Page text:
The “Pizza Challenge”
In September, we joined the German volunteering group Blickwinkel Diabetes for a community weekend by the Baltic Sea. Whether diagnosed for 2 weeks or 20 years – we all share the daily challenges of living with type 1 diabetes. But we at meala think we should also challenge our diabetes! That’s why we launched the “Pizza Challenge” during the weekend and accompanied it with a study.
We all know how challenging pizza can be for blood sugar management. Because of its high fat content, it often triggers a real blood sugar roller coaster. Many people with diabetes therefore tend to avoid pizza. But we at meala think: pizza is far too delicious to do without! Often it just takes a little “learning by doing” with type 1 diabetes to figure out the right management for yourself. That’s why we all evaluated our individual pizza management together. Before coming together for the weekend, we had all individually eaten a pizza and estimated its carbohydrates. On site, we finally exchanged our experiences and ate the same pizza again. The learnings from the first pizza – tracked with our app meala, of course – allowed us to evaluate and optimize our pizza management.
Citizen Science: A Bridge between Community and Research
Our app is primarily intended to support people with type 1 diabetes in their daily blood glucose management. But this everyday management can also be very significant for research – 42 different factors can influence blood glucose and in everyday life the challenges often look different than in clinical trials. With our Pizza Challenge, we therefore created a synergy between community and research: While the participants optimized their pizza management for themselves, we analyzed and studied their management thanks to linked questionnaires and Dexcom G6 CGM data. The question: Do meal tracking with meala and the peer support of the community weekend influence the blood glucose management of the participants?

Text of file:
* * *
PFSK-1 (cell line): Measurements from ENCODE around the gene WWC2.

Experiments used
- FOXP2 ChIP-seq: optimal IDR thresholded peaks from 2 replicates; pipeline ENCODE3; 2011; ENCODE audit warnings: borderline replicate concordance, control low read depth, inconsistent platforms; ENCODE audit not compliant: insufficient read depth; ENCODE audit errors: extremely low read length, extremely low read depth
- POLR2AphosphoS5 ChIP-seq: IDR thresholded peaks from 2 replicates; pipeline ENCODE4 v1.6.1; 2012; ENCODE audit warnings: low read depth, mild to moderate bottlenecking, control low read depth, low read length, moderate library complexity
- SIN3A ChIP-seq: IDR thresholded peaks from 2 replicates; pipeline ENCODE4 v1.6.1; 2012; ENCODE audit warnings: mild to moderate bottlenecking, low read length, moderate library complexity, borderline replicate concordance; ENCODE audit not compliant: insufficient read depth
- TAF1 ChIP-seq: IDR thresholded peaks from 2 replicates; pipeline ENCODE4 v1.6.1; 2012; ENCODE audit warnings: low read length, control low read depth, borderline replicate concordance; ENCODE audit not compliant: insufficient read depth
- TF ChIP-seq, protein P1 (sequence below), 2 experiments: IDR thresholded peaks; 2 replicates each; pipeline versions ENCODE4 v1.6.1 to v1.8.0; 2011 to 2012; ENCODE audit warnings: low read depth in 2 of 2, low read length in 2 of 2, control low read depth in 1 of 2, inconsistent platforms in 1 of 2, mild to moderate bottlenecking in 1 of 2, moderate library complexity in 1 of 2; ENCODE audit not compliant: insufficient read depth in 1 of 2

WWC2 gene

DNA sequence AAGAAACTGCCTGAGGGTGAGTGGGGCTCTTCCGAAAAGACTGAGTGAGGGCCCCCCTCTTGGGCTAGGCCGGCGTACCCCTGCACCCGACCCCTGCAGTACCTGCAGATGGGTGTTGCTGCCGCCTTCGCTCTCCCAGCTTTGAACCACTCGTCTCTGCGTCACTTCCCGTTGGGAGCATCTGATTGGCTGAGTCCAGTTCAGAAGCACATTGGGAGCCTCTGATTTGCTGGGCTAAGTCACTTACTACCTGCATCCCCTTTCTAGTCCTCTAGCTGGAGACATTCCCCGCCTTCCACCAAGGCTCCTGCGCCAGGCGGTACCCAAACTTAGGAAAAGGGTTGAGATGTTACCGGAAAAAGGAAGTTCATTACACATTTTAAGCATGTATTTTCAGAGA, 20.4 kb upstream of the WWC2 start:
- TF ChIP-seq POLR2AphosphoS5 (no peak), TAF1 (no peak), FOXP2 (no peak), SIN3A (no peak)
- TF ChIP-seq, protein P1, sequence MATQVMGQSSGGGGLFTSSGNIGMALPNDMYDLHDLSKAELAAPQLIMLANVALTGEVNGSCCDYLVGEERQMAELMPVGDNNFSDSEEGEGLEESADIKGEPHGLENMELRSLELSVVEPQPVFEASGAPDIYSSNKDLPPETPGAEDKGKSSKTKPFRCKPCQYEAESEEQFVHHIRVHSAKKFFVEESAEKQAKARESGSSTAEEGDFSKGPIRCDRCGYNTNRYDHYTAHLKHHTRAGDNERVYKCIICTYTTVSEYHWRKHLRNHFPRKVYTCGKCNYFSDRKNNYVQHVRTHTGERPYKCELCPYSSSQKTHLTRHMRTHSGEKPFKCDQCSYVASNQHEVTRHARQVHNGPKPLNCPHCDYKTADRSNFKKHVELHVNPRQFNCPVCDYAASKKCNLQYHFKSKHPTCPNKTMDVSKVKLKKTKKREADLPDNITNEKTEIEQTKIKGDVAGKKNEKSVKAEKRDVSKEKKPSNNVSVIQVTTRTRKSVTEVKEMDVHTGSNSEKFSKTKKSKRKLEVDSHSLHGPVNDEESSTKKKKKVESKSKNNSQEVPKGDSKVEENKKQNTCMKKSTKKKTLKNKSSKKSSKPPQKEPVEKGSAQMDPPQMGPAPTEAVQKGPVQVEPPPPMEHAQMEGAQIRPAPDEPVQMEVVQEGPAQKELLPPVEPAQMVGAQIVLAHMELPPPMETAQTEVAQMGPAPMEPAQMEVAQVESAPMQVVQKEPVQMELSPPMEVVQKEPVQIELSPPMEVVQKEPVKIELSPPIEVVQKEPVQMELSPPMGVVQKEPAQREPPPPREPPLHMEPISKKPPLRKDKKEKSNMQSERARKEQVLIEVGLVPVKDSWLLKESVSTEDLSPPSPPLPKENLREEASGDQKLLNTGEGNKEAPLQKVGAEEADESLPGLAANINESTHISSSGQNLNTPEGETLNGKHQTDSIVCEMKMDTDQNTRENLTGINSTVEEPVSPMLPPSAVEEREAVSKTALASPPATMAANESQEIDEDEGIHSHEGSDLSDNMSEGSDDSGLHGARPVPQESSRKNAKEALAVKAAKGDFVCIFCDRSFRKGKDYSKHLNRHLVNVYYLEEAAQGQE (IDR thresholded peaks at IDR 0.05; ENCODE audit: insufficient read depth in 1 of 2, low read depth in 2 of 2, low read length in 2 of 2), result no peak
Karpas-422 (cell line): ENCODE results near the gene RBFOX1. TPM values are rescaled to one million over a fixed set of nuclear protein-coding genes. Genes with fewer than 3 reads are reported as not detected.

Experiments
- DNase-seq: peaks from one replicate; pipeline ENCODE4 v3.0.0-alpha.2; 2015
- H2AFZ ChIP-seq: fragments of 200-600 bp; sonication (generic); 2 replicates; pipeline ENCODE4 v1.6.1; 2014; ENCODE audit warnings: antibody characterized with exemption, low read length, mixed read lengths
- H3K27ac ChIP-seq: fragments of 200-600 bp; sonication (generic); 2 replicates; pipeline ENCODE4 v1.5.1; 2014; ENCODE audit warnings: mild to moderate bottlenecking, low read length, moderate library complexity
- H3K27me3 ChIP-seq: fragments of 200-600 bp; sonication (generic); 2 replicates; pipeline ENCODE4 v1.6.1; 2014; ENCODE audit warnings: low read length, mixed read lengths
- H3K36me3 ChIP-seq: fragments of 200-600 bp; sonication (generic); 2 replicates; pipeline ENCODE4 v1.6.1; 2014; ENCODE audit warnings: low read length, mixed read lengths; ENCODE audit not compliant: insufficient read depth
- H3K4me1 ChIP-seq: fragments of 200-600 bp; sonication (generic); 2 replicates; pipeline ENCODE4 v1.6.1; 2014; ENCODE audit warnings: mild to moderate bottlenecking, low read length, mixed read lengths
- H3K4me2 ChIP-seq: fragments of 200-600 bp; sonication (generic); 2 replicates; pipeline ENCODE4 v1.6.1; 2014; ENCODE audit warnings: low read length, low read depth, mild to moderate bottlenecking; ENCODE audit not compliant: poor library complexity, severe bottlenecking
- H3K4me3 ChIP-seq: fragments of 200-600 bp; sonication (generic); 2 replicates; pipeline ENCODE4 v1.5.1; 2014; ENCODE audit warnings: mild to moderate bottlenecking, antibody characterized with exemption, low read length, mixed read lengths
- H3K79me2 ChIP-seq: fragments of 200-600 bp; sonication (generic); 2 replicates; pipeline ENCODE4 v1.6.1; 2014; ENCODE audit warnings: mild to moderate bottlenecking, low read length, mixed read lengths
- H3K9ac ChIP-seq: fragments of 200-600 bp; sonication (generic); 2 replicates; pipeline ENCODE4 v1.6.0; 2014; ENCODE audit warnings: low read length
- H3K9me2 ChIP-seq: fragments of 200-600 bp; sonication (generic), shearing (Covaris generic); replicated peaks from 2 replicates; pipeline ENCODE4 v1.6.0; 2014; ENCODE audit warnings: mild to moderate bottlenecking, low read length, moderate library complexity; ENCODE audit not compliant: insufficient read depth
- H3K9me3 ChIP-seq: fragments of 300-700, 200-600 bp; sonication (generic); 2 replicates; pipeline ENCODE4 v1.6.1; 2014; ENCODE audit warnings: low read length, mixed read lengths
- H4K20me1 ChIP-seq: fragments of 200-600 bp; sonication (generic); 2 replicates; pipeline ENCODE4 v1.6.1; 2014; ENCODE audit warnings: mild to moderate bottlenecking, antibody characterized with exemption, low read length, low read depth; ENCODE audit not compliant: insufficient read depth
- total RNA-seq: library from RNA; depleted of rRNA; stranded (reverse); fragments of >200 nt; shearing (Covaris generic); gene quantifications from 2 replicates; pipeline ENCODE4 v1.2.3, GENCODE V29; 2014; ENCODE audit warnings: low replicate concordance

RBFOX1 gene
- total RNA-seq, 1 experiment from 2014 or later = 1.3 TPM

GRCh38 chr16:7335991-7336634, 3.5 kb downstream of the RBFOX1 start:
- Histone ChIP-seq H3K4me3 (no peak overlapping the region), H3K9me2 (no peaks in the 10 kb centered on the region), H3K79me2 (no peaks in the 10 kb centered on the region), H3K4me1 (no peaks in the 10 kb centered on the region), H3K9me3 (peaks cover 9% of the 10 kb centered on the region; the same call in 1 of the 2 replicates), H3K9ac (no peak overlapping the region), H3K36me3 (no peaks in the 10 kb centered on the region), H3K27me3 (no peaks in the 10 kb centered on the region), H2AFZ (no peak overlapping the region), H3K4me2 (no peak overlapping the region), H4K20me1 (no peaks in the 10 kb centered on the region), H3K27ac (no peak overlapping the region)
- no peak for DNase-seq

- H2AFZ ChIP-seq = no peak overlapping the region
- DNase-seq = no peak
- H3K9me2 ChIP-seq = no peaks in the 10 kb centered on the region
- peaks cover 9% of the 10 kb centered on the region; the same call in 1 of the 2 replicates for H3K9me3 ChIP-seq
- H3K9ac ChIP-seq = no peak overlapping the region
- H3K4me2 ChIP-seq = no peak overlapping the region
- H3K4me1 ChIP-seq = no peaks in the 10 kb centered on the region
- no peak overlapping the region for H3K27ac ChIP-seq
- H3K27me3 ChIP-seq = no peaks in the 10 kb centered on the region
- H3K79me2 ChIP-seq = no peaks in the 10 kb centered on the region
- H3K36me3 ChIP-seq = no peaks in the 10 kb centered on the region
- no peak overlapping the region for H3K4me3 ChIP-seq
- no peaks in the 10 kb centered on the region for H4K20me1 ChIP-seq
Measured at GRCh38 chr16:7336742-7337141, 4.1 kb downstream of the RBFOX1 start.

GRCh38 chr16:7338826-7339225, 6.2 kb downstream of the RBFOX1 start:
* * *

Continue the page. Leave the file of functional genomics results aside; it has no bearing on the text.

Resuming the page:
Overall, the carbohydrates of the pizza were underestimated by the participants. On average, they estimated 79.73 g in the first round and 89.2 g in the second round – thus by tracking with meala, it was possible to learn from the first pizza and optimize the carbohydrate estimation, as the actual carbohydrate content was 95 g. In 10 of the 15 participants an improvement of the blood glucose values (measured by Dexcom G6 CGM) could be achieved, while the values of 2 participants hardly changed and the values of 3 participants showed a deterioration. Overall, we were able to show that repeated tracking of the same meal can improve diabetes management, especially when combined with peer support. Some participants emphasized that by recording their estimate and data in meala, they felt confident to deliver the proper amount of insulin for the second pizza, which they had not delivered in the first round due to fear of hypoglycemia. Our results support the call to provide better support for people with type 1 diabetes in their daily lives. After all, diabetes management takes place in one’s own everyday life 24/7 as opposed to in the doctor’s office!
Want to know more about the study? See below the poster we published at this year’s ATTD (Advanced Treatments & Technologies for Diabetes):